Bill Curry, my partner, was of the first generation born in North America on both sides of his family. His father's ancestors moved to a homestead in Ireland acquired in the 1680's. They  were Scots who were unhappy with their lot in Scotland. From that time through the 1700's, the Scottish diaspora spread around the world - Ireland, Australia, and North America especially. It is rumoured that poverty-stricken men and women even committed minor crimes so that they would be jailed and then shipped to "the colonies" at the government's expense! In the 1700's, big land owners in Scotland, usually various nobles, "cleared the lands of peasants" for herds of sheep to provide the wool to feed the newly industrialized fabric industry; the largest Scottish invasion of North America occurred at this time..

Experiencing the "clearances" might explain why so many Scots became allied with First Nations. However, it does not explain John A MacDonald, a lawyer that rose beyond his level of competence  He drank heavily and many of his decisions were controversial even in their day - including the execution of Louis Riel and the starving of the Cree in what is now the North Battleford area. (That he rose to prominence is a warning to those who think that our "democratic" process is failsafe. We cannot weed out sociopaths or psychopaths who lack empathy and promote violent solutions at every opportunity - they are often great manipulators and brilliant charmers.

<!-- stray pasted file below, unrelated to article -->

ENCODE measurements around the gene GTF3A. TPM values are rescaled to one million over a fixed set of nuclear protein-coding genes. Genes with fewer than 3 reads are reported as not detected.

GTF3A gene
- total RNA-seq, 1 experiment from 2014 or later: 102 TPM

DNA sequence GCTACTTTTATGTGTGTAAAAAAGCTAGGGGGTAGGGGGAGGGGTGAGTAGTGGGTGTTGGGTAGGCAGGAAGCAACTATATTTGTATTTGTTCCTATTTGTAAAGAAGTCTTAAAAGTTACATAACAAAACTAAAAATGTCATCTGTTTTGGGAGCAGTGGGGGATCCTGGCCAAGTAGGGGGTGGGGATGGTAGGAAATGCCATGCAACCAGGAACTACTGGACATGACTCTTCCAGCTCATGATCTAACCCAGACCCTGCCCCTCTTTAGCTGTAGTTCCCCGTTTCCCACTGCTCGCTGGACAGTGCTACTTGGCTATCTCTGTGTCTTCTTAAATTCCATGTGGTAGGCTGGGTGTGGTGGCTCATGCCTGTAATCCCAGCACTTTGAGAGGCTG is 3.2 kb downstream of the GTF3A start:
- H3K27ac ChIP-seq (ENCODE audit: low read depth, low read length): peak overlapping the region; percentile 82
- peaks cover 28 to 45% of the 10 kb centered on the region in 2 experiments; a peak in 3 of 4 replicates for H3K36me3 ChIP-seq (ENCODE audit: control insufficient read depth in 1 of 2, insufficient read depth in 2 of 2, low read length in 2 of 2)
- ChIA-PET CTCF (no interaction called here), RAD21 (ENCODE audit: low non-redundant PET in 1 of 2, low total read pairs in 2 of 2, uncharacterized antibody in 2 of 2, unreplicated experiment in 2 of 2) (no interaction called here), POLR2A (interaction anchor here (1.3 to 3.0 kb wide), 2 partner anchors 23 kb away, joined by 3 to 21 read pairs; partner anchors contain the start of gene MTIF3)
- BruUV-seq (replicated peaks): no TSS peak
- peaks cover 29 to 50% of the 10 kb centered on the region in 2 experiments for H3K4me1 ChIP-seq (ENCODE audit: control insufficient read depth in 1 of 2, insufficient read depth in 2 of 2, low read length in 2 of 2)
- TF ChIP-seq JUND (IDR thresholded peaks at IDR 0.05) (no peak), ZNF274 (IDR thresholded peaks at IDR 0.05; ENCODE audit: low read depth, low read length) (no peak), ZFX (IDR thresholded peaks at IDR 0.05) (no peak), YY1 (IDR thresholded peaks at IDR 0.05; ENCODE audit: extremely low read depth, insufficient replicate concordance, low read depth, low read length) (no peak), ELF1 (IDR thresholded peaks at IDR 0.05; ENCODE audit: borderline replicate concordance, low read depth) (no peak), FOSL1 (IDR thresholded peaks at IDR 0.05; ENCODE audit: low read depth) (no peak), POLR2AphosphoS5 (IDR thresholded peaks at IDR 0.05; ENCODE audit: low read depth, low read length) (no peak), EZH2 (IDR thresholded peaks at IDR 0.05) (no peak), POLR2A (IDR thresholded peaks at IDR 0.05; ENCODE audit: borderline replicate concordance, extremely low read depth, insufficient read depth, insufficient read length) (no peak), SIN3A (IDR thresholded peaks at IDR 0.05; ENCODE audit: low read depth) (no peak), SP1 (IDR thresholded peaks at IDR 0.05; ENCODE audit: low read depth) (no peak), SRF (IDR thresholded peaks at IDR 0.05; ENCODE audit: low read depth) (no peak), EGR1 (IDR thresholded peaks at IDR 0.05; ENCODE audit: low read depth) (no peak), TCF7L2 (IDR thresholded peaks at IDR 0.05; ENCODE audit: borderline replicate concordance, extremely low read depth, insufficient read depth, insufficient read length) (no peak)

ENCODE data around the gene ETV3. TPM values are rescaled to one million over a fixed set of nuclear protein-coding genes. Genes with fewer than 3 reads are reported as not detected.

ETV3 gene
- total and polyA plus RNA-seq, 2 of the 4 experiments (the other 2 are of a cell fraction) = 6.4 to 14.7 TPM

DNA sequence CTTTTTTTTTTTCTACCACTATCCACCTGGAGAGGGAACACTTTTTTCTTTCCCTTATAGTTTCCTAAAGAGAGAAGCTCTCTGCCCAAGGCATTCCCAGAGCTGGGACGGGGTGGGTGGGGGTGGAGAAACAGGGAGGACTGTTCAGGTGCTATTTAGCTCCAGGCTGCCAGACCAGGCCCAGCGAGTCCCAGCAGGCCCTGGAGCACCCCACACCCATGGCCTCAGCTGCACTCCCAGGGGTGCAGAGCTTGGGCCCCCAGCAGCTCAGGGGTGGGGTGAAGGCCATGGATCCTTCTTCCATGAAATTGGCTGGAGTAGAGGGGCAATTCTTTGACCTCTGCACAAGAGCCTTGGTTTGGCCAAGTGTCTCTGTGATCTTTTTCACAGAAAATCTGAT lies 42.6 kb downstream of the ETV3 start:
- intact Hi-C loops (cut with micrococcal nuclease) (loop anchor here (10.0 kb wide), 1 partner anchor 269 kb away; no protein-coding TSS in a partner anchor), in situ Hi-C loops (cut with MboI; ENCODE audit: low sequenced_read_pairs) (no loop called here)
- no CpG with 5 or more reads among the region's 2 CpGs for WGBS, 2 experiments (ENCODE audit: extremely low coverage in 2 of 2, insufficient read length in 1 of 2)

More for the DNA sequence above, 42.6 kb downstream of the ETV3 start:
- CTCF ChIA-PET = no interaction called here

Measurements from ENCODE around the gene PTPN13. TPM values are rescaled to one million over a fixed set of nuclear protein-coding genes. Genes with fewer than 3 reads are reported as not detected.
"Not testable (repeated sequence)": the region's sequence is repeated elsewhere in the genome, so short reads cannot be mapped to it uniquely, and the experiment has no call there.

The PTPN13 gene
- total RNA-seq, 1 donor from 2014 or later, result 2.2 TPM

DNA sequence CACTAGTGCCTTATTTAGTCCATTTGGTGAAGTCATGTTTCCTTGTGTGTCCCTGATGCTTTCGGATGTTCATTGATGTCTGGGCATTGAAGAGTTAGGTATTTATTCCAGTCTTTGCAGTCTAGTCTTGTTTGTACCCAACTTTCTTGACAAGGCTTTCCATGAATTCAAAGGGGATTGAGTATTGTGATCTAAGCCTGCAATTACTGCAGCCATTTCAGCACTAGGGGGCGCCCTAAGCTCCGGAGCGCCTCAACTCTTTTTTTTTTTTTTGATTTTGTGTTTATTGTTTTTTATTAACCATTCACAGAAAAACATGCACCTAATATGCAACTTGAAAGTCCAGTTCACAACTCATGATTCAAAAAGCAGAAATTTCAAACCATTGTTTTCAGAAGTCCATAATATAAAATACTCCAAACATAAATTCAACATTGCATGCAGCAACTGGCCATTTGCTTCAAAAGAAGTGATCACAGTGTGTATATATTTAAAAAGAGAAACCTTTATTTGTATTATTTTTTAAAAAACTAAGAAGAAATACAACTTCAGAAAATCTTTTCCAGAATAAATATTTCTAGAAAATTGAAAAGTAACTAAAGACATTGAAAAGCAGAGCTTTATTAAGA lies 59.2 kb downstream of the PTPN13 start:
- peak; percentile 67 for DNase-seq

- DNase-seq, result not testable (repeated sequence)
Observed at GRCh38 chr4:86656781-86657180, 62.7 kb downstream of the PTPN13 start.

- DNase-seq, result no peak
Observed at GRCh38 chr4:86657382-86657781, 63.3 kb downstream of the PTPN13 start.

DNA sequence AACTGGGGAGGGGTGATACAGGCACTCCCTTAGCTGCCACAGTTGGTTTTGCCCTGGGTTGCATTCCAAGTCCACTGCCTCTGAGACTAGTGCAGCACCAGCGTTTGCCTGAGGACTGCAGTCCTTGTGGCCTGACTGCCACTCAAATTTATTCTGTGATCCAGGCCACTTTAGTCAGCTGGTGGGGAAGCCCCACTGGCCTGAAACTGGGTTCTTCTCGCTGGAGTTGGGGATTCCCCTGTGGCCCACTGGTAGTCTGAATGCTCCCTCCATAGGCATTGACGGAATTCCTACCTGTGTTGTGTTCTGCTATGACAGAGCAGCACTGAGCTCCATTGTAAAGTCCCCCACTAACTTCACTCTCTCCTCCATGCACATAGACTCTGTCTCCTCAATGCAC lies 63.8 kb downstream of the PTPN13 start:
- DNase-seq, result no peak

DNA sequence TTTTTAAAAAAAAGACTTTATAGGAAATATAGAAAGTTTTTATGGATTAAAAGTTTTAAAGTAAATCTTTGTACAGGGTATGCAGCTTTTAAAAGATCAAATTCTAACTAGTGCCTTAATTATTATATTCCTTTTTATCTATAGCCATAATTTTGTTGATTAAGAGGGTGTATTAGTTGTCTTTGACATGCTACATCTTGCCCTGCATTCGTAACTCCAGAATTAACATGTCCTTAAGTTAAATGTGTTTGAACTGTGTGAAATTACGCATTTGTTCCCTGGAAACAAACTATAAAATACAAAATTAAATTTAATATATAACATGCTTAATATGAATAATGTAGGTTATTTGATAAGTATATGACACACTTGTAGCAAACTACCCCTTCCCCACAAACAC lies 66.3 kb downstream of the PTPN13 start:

The word "homestead" moved across the Atlantic and came to mean "a quantity of land adequate for the maintenance of a family". Not specified but understood was that only white men and families need apply. No one with black, yellow or red skin could apply. Women could not apply. Furthermore, the 160 acres could only be "developed" using rather strict European farmer/peasant cultural expectations.